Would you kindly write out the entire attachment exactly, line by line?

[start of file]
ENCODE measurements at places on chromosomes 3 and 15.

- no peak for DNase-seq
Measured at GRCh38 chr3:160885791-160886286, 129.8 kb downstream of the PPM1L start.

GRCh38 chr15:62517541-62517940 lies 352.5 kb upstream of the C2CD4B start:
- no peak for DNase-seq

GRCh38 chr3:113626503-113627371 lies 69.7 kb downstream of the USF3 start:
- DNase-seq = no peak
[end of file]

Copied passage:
ENCODE measurements at places on chromosomes 3 and 15.

- no peak for DNase-seq
Measured at GRCh38 chr3:160885791-160886286, 129.8 kb downstream of the PPM1L start.

GRCh38 chr15:62517541-62517940 lies 352.5 kb upstream of the C2CD4B start:
- no peak for DNase-seq

GRCh38 chr3:113626503-113627371 lies 69.7 kb downstream of the USF3 start:
- DNase-seq = no peak